For a number of years, litigation and enforcement actions have been filed to require shooting and sports clubs to remediate the adverse environmental impact from the presence of lead shot in rivers, bays, and estuaries. See, for example, the frequently cited Connecticut Coastal Fishermen's Ass'n v. Remington Arms Co., 989 F.2d 1305 (2nd Cir. 1993). A recent example of the extreme adverse impact of this sporting activity is U.S. v. Broadkiln Sportsman Club, Docket No. 1:08-00762 (D. Del.: 10/08) [the CERCLA complaint can be found at http://www.usdoj.gov/enrd/ConsentDecrees/871__Broadkiln_Sportsman_Club_ComplaintFinal.pdf]. The settlement was noticed at 73 Fed. Reg. 63,511 [the consent decree can be found at http://www.usdoj.gov/enrd/ConsentDecrees/871_Broadkiln_Sportsman_Club_CDFinal.pdf]. Lead shot impacted a 22-acre area. The U.S. Fish & Wildlife Service spent nearly $1 million cleaning up lead contamination on a section of the Prime Hook Wildlife Refuge that was adjacent to the club; it is anticipated that future costs in an unspecified amount will be incurred (e.g., installing monitoring wells to characterize the migration of contaminated groundwater). The concern of the U.S.F.&W.S. was the impact of lead upon waterfowl. Under the terms of the consent decree, the club will use its best efforts over the next 18 months to sell its property; 75% of the proceeds will be provided to the United States to offset the costs incurred. Should there be no sale, then the U.S. reserves the right to unilaterally order that the property be sold at auction. Additionally, the club assigned its insurance benefits to the U.S.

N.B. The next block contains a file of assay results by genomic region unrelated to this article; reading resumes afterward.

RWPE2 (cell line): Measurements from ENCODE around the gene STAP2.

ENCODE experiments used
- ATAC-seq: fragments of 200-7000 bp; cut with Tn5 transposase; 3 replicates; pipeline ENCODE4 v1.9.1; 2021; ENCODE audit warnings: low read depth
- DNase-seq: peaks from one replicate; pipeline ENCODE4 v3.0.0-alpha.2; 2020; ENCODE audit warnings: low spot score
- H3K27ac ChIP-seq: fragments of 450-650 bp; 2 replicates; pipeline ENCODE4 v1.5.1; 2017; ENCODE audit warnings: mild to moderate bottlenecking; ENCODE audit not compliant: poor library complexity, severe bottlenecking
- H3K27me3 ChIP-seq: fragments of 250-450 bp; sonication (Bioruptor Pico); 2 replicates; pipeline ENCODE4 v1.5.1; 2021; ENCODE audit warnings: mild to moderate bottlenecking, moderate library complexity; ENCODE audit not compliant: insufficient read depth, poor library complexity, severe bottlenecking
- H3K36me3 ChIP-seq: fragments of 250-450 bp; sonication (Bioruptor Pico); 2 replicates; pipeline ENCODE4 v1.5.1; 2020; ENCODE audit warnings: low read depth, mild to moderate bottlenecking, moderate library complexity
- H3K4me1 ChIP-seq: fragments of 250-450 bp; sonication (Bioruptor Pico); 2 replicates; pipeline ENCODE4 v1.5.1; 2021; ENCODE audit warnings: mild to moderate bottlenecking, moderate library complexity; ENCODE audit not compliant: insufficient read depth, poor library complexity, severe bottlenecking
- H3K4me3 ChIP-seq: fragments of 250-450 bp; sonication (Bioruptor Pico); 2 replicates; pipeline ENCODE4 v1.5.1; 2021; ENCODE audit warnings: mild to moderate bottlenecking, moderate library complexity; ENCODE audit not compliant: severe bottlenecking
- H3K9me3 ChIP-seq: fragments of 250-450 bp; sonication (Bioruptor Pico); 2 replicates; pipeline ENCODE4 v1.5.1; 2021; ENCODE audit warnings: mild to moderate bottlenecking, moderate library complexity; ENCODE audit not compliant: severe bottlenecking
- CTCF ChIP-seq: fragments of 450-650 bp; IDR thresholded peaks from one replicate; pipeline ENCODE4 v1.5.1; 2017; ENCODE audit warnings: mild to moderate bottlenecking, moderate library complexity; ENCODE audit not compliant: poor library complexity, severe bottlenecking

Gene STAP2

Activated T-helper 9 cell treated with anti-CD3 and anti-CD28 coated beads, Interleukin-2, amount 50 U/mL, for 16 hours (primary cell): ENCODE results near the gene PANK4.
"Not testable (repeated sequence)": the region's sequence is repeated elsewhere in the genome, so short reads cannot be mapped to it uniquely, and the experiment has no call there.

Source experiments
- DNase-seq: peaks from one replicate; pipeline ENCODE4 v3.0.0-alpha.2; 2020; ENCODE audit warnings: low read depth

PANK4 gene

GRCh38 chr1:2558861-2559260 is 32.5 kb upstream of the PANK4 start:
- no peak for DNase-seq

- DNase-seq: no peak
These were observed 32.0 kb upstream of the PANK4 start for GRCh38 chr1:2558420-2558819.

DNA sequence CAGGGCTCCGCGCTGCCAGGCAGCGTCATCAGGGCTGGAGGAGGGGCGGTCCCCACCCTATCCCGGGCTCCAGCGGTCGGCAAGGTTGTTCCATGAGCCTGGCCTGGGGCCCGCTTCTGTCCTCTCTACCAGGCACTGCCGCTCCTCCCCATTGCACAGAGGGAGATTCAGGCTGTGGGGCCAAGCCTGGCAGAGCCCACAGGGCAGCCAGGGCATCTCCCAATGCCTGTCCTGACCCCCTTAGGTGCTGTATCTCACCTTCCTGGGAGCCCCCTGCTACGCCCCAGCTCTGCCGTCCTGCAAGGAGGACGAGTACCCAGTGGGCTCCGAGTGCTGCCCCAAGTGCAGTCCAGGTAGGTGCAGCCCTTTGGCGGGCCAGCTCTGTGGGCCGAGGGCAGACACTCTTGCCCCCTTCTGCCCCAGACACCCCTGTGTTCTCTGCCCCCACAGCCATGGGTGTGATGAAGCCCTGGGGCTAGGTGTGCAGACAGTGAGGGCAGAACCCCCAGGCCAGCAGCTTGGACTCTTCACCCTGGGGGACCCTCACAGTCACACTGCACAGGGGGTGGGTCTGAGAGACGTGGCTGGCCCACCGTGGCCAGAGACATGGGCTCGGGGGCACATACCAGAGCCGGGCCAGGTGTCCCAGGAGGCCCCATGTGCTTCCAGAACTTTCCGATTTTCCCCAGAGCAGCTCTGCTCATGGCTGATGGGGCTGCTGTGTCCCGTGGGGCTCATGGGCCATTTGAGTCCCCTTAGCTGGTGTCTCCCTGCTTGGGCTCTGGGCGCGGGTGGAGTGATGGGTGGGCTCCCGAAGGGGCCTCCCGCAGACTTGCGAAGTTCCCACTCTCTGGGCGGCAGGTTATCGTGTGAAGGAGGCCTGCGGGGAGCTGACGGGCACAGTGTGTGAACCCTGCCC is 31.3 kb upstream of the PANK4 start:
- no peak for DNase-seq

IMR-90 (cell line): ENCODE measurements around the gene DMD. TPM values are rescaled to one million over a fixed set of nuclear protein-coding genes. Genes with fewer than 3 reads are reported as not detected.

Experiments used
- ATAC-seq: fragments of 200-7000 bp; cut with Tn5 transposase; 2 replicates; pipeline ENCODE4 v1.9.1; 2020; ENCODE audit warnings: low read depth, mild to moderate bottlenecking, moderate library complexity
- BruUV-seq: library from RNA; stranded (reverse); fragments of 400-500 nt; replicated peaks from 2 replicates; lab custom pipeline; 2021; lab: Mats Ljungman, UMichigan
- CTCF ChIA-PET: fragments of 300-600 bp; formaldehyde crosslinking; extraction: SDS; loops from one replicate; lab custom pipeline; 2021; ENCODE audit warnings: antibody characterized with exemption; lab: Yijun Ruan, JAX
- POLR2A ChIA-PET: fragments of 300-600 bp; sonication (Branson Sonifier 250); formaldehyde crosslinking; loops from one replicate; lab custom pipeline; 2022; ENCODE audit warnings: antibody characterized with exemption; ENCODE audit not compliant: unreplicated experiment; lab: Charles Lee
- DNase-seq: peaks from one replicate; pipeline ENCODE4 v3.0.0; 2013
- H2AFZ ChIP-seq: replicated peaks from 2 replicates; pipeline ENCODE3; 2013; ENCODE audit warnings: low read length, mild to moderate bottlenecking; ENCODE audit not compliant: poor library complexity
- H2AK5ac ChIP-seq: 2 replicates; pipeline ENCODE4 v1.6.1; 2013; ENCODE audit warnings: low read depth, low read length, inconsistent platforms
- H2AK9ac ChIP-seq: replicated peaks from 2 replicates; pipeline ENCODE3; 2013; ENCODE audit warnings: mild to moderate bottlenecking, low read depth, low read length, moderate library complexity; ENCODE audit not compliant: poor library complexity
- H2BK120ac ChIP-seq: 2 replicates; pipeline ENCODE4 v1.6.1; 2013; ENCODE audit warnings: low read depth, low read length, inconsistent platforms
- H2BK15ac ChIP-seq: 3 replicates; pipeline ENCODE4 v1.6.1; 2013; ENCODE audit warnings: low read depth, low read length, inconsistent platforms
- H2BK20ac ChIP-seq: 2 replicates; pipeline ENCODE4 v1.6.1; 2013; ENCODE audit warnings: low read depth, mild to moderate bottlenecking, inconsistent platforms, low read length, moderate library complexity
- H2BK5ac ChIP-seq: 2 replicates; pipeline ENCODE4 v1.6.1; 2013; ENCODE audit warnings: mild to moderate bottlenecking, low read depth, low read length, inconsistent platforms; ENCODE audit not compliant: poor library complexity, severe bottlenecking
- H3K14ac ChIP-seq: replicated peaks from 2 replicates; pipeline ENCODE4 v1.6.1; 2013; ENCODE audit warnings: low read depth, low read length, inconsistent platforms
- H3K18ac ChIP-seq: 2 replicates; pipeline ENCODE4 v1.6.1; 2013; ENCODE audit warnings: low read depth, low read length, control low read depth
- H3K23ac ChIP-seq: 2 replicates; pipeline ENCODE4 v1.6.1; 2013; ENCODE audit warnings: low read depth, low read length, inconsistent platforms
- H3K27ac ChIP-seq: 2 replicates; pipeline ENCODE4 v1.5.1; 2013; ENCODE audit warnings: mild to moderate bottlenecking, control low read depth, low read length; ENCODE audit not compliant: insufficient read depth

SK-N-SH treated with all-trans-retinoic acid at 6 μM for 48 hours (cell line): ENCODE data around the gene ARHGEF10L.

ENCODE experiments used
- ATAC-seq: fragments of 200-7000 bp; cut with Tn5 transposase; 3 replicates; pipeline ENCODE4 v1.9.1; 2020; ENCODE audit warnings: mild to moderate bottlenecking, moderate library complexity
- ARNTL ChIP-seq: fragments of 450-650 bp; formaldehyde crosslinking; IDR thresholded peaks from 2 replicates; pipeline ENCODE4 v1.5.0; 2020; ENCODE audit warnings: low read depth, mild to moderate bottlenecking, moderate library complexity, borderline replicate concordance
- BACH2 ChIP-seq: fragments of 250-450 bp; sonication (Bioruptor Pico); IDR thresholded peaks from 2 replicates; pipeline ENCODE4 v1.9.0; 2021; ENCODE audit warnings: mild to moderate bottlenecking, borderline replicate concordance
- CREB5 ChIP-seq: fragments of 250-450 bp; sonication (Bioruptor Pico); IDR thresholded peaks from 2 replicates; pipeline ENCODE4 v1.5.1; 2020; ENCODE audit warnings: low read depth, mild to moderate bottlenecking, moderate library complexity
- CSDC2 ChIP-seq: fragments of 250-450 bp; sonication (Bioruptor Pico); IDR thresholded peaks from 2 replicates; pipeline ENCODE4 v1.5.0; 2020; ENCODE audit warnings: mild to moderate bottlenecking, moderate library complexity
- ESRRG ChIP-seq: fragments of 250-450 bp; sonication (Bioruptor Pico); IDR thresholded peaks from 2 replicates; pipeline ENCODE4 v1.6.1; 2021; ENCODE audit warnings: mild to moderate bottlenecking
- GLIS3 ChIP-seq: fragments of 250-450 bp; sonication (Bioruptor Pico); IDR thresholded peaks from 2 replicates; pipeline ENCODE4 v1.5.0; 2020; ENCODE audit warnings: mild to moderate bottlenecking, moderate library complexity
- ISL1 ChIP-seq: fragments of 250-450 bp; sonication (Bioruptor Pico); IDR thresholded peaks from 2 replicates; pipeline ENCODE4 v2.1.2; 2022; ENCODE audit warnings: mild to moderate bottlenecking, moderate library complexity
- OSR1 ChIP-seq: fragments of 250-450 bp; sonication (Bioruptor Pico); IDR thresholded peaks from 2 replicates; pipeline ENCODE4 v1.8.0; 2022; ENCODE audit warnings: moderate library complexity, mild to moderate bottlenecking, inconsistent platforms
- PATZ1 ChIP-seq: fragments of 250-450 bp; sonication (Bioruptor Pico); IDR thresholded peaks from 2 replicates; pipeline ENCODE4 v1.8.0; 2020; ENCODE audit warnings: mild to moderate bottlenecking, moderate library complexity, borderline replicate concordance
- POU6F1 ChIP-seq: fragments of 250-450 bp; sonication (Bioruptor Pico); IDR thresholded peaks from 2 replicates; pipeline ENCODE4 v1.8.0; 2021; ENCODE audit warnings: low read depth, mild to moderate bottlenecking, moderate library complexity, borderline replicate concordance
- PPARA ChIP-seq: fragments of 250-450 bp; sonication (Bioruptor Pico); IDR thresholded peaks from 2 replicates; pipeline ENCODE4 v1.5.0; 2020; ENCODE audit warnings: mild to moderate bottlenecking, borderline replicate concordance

It is interesting that the DOJ enforces these same laws that its FBI is violating near Chicago. There, the federal executive discharges lead into water in violation of the CWA, RCRA, and public nuisance.
See 08-c-320 in the Northern District of Illinois and 08-3857 on appeal with the 7th Circuit.
Steven Pollack, Director
Blue Eco Legal Council